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Home :: Archive :: 2005 :: April ::
Martin Green on 'Quondam
The Shakespeare Conference: SHK 16.0837  Friday, 29 April 2005

[1]     From:   Larry Weiss <
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        Date:   Thursday, 28 Apr 2005 12:37:11 -0400
        Subj:   Re: SHK 16.0825 Martin Green on 'Quondam'

[2]     From:   Gerald E. Downs <
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        Date:   Thursday, 28 Apr 2005 23:09:42 EDT
        Subj:   Re: SHK 16.0811 Martin Green on 'Quondam'


[1]-----------------------------------------------------------------
From:           Larry Weiss <
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Date:           Thursday, 28 Apr 2005 12:37:11 -0400
Subject: 16.0825 Martin Green on 'Quondam'
Comment:        Re: SHK 16.0825 Martin Green on 'Quondam'

Volume II of Manchester's biography of Churchill describes an argument
between Churchill and the Duke of Windsor when they were both in Monte
Carlo.  Manchester refers to the Duke as the "quondam king."  It gave me
a laugh, especially in light of Edward's childlessness (perhaps the only
patriotic thing he ever did).

[2]-------------------------------------------------------------
From:           Gerald E. Downs <
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Date:           Thursday, 28 Apr 2005 23:09:42 EDT
Subject: 16.0811 Martin Green on 'Quondam'
Comment:        Re: SHK 16.0811 Martin Green on 'Quondam'

John Briggs:

 >I thought it was well known that the most likely derivation
 >of the 18th-century word 'condom' was from the Latin
 >'condominium,' in the extended sense of 'protection'.

William Godshalk:

 >If this is true (and not a joke), the OED has not picked
 >up on this likely derivation. I have just checked "condom"
 >and "condominium," and there is no indication of any link
 >between the two.

Kruck gives the etymological investigation of 'condom' a thorough study,
citing even Playboy's 'conundrum'; without mentioning
'condominium'-which is in any case unlikely.  In 1905 'condus' was
proposed, "that which secures, preserves, guards (something)." However,
as I reported earlier, the definition hardly fits a nonce-word whose
third surviving form (ending its use and beginning its study) is found
in "The Explanation of Obsolete Words," from about 500 AD.

My impression is that those who care are stumped. Those who don't
care-are surely content to allow others their interests. The OED
declined mention of 'condom' in its first edition and in the 1933
re-issue and its supplement; but acknowledged it in 1972. The editors
seemingly shared the values of James Dixon, a contributor in 1888:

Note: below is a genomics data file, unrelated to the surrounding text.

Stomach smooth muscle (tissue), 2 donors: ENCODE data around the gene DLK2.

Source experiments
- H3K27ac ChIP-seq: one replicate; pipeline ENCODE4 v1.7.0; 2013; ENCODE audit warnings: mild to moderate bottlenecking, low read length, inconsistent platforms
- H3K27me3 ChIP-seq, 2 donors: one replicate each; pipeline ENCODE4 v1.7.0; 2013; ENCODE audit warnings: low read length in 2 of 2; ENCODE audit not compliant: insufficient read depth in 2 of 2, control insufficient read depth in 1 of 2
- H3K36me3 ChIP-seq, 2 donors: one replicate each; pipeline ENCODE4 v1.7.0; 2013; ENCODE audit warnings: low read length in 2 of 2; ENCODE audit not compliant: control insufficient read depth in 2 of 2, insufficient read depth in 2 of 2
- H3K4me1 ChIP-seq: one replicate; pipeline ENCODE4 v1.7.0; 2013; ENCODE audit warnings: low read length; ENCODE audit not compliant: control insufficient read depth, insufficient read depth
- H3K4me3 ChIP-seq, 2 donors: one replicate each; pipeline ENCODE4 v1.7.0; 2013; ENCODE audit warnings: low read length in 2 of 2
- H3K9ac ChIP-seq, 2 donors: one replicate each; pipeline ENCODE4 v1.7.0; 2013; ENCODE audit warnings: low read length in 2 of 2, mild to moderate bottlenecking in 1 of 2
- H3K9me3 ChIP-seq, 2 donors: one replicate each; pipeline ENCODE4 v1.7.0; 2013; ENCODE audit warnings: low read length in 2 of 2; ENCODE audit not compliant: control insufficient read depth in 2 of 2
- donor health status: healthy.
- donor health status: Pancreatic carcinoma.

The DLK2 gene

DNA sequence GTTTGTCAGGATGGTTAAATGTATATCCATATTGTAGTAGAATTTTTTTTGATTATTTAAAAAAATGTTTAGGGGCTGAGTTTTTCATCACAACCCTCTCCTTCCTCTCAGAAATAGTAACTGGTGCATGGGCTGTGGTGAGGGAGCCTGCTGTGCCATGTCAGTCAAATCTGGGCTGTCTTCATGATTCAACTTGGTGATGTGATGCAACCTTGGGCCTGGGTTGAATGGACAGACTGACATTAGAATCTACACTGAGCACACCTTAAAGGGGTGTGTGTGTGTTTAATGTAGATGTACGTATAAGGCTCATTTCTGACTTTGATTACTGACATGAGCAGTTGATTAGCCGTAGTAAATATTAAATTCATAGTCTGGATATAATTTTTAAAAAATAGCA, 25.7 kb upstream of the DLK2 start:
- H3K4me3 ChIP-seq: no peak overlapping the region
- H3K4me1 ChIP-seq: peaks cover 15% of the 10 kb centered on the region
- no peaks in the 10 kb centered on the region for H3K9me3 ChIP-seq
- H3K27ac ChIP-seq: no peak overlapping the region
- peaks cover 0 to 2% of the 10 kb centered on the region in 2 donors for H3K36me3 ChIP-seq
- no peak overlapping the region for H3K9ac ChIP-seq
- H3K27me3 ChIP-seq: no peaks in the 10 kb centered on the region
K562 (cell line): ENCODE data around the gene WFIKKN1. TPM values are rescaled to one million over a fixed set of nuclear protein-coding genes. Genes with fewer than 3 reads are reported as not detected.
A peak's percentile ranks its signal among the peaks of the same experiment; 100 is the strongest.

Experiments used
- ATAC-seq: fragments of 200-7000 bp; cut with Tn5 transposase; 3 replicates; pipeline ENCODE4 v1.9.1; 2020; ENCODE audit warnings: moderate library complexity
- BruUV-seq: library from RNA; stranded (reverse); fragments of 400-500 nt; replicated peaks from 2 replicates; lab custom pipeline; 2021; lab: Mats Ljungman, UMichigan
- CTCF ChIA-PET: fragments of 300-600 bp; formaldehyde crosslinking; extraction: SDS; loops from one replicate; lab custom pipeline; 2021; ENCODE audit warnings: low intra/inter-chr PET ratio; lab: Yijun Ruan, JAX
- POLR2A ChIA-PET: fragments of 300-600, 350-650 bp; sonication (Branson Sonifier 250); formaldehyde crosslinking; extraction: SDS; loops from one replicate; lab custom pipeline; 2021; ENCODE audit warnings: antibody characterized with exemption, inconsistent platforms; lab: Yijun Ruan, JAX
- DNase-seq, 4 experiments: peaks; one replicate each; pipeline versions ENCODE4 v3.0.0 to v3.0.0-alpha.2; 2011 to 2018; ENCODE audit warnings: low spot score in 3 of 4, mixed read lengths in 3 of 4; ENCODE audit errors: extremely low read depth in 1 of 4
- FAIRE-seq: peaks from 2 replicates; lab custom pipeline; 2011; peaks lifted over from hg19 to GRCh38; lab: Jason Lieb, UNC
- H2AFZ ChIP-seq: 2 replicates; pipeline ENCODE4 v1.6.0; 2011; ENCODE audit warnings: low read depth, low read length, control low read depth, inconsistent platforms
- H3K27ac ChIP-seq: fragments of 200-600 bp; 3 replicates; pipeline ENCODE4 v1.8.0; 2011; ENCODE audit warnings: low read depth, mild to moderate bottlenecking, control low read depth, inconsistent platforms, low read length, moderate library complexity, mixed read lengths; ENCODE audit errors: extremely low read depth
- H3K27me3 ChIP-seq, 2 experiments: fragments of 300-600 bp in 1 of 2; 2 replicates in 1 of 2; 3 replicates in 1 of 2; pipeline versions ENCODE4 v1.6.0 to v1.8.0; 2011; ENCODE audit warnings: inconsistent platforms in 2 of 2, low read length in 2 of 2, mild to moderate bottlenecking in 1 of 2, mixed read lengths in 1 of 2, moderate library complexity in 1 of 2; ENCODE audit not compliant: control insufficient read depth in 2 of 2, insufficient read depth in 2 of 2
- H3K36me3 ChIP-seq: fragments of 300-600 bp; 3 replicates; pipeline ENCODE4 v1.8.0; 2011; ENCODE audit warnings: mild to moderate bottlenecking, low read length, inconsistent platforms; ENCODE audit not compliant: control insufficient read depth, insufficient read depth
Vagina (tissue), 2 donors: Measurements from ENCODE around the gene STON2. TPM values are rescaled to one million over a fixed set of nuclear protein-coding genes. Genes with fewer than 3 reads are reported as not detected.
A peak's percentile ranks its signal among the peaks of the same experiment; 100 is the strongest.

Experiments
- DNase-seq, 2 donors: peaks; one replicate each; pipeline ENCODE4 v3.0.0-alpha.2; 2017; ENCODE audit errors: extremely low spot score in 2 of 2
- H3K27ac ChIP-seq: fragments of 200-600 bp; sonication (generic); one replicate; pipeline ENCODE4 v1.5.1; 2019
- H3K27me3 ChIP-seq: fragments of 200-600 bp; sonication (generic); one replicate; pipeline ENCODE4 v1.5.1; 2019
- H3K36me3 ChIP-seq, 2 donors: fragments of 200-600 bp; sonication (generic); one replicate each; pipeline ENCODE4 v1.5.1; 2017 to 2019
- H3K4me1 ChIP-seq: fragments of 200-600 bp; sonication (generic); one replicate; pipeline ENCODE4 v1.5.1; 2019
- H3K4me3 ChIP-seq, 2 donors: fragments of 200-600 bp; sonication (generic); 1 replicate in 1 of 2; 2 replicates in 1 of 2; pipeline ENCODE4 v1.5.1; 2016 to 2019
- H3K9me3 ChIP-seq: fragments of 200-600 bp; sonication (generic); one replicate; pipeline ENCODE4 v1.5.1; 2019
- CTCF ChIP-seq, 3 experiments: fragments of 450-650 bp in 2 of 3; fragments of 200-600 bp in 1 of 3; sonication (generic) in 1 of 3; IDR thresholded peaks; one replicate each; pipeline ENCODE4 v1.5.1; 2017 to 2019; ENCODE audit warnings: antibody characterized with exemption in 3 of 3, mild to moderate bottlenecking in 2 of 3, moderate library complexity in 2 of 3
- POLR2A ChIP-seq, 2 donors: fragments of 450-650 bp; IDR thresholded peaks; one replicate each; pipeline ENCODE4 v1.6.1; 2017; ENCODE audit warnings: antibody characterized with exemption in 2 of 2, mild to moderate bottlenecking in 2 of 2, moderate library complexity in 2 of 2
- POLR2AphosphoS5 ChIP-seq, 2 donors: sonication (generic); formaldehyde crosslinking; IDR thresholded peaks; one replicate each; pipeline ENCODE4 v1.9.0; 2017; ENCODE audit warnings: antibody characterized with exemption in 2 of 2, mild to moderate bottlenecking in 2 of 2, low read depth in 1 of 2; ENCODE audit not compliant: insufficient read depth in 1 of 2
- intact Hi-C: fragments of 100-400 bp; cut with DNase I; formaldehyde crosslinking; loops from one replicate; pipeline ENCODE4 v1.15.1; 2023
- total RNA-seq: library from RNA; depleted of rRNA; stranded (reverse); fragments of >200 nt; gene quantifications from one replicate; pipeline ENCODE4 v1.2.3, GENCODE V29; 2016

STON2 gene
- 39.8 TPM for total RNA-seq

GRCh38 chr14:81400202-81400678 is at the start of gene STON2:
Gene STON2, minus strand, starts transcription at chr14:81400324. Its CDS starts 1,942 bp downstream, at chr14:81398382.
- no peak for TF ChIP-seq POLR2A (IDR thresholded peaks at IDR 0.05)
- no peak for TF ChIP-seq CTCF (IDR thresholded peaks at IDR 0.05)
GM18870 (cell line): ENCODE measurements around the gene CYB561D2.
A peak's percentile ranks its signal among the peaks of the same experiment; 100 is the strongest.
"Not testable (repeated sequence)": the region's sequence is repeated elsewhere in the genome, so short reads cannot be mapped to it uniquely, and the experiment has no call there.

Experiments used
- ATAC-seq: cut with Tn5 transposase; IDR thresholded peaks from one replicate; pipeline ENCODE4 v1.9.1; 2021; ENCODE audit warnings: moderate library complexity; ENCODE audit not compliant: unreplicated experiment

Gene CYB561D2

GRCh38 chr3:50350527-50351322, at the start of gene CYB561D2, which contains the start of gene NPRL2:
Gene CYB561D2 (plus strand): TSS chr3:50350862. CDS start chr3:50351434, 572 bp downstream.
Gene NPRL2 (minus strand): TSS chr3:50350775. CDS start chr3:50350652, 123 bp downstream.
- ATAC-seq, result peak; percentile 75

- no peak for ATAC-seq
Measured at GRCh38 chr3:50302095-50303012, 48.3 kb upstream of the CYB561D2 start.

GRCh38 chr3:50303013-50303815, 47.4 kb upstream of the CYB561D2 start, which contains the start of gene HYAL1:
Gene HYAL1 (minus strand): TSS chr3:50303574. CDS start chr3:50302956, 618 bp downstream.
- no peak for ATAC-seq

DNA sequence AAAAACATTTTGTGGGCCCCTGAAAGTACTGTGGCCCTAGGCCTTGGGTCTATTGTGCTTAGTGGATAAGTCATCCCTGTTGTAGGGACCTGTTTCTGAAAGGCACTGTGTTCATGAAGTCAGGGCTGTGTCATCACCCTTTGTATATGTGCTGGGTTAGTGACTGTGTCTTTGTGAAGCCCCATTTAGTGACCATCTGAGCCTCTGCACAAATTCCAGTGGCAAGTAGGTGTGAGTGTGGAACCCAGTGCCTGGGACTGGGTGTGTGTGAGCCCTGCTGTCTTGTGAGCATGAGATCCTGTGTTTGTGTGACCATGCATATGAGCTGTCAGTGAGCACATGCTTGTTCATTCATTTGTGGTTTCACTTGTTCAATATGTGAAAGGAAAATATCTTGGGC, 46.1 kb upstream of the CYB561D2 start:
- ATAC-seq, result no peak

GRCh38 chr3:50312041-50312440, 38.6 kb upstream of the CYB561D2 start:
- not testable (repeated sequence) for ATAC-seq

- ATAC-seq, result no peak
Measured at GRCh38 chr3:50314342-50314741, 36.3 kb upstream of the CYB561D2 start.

I have marked my envelope 'private,' because I am writing
    on a very obscene subject. . . . It is a contrivance used by
    fornicators, to save themselves from a well-deserved clap
    . . . . Everything obscene comes from France . . .

Bruce Richman:

 >My original editions of the OED and Skeat's Etymological
 >Dictionary of the English Language both discreetly omit
 >"condom" entirely. My Latin-English Dictionary (David McKay
 >Publishers, NY, 1938), cites Latin "condo" as "sheathe" and
 >"to thrust into".

The first dictionary to list 'cundum' was that of Captain Grose (d.
1791), _A Classical Dictionary of the Vulgar Tongue_(1785).  The
definition apparently omitted its function and the word was dropped in
later editions. The second listing (1889) described it as a "French
letter." Kruck notes that "The device itself was banned in a papal bull
of 1826" (reported in German as "diese Erfindung [invention] verdammte .
. . ")

In 1928 _Bilder-Lexicon_ reports "many authors" explaining the word as
'condere gladium' (to keep the sword; 'scabbard' or 'sheath'). Kruck
found none of the "many authors" nor any such reference to the French
letter. Modern references before Kruck obviously conflated sources for
convenient retelling.

Martin Green:

 >This appearance of the word "quondam," used as a noun,
 >to designate a former member of a monastic order . . .
 >may provide the solution to the mystery

I reread this note in _Wriothesley's Roses_ before raising the issue
here. 'Quondam' seems always to refer to some 'former' state, even as a
noun. There is no evidence that the term was transferred to the clothing
of 'quondams', clerical or otherwise. Because this step is speculative,
the odds for a solution are lessened. In contrast, 'condum' is defined
as 'cup' by 1594, when speculation needs only to accommodate the metaphor.

Martin Green's larger argument does not rely on the quondam/ condom pun;
his discussion is an aside devoted rather to an interesting and ongoing
etymological question. Yet I would not disagree with him on any issue
without suggesting that the worth of his books on the sonnets should be
generally better acknowledged.

Objection is made to the Q/C pun because 'quondam' is an adjective and
'condom' is a noun. Most sexually related and punned-on terms in
Shakespeare are nouns. Yet the deciding factor for a double-entendre is
sound, not the part of speech.  'Quondam' is further restricted by its
meaning (former). Still, the lines noted by Green are fitted to these
conditions with little trouble. As Green further relates, difficulty in
imposing complete sense to bawdy word-play is as much a sign of the
intent as evidence against it.

Gerald E. Downs

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